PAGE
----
‘Humanised’ mice speak volumes about why we talk

May 30th, 2009 - 7:40 pm ICT by IANS  

London, May 30 (IANS) Mice carrying a ‘humanised version’ of a gene believed to influence speech and language may not actually talk, but they say a lot about our evolutionary past, according to a study.
“In the last decade or so, we have come to realize that the mouse is really similar to humans,” said Wolfgang Enard of the Max-Planck Institute for Evolutionary Anthropology.

“With this study, we get the first glimpse that mice can be used to study not only diseases, but also our own history,” he said.

One important difference between humans and chimpanzees they have studied are two amino acid substitutions in FOXP2.

Those changes became fixed after the human lineage split from chimpanzees and earlier studies have yielded evidence that the gene underwent positive selection.

“Changes in FOXP2 occurred over the course of human evolution and are the best candidates for genetic changes that might explain why we can speak,” Enard said. “The challenge is to study it functionally.”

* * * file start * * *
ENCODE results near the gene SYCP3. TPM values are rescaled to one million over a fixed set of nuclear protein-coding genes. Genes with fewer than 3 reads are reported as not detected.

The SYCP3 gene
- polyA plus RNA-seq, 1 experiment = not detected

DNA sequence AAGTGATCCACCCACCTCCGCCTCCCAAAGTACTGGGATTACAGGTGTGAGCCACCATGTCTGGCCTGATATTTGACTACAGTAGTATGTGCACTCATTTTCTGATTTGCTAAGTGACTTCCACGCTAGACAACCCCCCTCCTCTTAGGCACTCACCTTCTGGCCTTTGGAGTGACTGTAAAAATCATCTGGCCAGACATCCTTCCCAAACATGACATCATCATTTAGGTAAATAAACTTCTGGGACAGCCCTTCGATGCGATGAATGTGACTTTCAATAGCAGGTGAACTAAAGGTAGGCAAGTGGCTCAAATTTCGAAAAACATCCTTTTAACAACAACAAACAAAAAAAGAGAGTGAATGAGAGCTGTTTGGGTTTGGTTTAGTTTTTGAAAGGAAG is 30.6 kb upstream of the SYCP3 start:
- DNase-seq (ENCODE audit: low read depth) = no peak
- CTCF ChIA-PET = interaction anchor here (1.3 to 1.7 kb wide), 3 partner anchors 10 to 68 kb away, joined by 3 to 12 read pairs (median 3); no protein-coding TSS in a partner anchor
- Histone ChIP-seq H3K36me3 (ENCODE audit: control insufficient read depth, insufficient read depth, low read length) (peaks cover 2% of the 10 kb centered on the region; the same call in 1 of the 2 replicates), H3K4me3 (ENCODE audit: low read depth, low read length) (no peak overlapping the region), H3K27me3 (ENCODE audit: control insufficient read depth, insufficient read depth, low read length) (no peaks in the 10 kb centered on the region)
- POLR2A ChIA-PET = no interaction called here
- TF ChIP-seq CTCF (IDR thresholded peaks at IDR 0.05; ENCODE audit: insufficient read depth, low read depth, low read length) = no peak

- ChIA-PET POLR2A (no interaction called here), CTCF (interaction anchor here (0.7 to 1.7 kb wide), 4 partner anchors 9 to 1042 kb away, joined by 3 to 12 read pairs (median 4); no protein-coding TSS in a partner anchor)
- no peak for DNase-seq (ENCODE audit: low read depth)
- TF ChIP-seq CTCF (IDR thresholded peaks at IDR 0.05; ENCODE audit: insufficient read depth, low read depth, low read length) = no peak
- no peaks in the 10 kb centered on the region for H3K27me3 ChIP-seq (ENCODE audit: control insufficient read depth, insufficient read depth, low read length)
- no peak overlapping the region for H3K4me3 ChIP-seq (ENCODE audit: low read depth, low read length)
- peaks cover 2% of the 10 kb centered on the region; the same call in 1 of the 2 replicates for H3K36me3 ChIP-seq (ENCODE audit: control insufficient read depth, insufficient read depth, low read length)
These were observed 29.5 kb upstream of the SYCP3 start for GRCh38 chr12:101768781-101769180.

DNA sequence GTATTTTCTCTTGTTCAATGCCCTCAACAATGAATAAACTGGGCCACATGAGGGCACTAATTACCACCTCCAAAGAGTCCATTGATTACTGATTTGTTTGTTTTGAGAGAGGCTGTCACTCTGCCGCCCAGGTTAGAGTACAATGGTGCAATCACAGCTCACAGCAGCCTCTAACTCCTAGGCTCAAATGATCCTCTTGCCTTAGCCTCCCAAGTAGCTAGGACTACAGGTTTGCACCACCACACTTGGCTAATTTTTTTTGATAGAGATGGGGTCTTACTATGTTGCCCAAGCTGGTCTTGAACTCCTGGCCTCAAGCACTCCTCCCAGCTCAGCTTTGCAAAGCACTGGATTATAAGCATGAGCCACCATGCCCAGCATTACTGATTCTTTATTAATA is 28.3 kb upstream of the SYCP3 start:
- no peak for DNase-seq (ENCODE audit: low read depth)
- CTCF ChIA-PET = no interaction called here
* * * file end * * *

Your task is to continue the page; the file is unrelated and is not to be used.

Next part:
For obvious reasons, the genetic studies needed to sort that out can’t be completed in humans or chimpanzees, he said. In the new study, the researchers introduced those substitutions into the FOXP2 gene of mice.

They note that the mouse version of the gene is essentially identical to that of the chimps, making it a reasonable model for the ancestral human version.

Mice with the human FOXP2 show changes in brain circuits that have previously been linked to human speech, the new research shows, said a Max-Planck release.

Those differences offer a window into the evolution of speech and language capacity in the human brain. They said it will now be important to further explore the mechanistic basis of the gene’s effects and their possible relationship to characteristics that differ between humans and apes.

Related Stories

Tags: , , , , , , , , , , , , , , , , , , ,

Posted in Sci-Tech |